Namespace basics There are three different types of chroot: regular chroots, source chroots and session chroots. These different types of chroot are separated into different namespaces. A namespace is a prefix to a chroot name. Currently there are three namespaces: ‘chroot:’, ‘source:’ and ‘session:’. Use --list --all to list all available chroots in all namespaces. Because ‘:’ is used as the separator between namespace and chroot names, it is not permitted to use this character in chroot names. Depending upon the action you request schroot to take, it may look for the chroot in one of the three namespaces, or a particular namespace may be specified. For example, a chroot named “sid” is actually named “chroot:sid” if the namespace is included, but the namespace may be omitted for most actions. Source chroots Some chroot types, for example LVM snapshots and Btrfs snapshots, provide session-managed copy-on-write snapshots of the chroot. These also provide a source chroot to allow easy access to the filesystem used as a source for snapshotting. These are regular chroots as well, just with the snapshotting disabled. For a chroot named “sid-snapshot” (i.e. with a fully qualified name of “chroot:sid-snapshot”), there will also be a corresponding source chroot named “source:sid-snapshot”. Earlier versions of schroot provided source chroots with a ‘-source’ suffix. These are also provided for compatibility. In this example, this would be called “chroot:sid-snapshot-source”. These compatibility names will be dropped in a future version, so programs and scripts should switch to using the namespace- qualified names rather than the old suffix. Session chroots All sessions created with --begin-session are placed within the ‘session:’ namespace. A session named with --session-name may have any name, even the same name as the chroot it was created from, providing that it is unique within this namespace. This was not permitted in previous versions of schroot which did not have namespaces. Actions and default namespaces All actions use ‘chroot:’ as the default namespace, with some session actions being the exception. --run-session, --recover-session and --end-session use ‘session:’ as the default namespace instead, since these actions work on session chroots. The upshot is that the namespace is usually never required except when you need to work with a chroot in a namespace other than the default, such as when using a source chroot. To make chroot selection unambiguous, it is always possible to use the full name including the namespace, even when not strictly required.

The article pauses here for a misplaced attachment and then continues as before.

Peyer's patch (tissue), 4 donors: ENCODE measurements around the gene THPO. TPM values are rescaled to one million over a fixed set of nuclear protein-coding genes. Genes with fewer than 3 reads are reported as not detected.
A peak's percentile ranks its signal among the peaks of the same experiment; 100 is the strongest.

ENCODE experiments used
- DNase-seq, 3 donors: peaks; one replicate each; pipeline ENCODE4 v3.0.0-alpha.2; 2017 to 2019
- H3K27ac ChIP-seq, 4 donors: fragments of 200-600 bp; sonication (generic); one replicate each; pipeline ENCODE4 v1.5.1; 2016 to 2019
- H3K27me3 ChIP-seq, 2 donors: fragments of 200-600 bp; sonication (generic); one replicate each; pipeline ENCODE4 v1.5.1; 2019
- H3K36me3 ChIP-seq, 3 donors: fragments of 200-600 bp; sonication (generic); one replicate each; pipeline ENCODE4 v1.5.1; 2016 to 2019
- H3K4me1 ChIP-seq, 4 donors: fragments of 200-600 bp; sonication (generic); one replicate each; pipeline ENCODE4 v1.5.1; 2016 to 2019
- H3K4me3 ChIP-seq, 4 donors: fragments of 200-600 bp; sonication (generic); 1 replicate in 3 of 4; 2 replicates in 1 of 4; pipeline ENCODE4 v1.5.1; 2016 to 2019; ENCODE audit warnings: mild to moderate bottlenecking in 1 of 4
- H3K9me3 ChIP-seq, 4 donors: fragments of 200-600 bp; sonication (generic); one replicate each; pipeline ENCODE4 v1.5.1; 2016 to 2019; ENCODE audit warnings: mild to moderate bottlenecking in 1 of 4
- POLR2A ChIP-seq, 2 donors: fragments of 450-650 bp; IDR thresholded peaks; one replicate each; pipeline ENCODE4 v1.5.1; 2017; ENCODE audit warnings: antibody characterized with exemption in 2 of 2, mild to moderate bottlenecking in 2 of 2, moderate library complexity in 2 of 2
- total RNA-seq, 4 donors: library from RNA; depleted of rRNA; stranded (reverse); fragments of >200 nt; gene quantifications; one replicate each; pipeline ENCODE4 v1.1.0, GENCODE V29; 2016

Performance on some filesystems, for example Btrfs, is bad when running dpkg due to the amount of fsync operations performed. This may be mitigated by installing the eatmydata package and then adding eatmydata to the command-prefix configuration key, which disables all fsync operations. Note that this should only be done in snapshot chroots where data loss is not an issue. This is useful when using a chroot for package building, for example.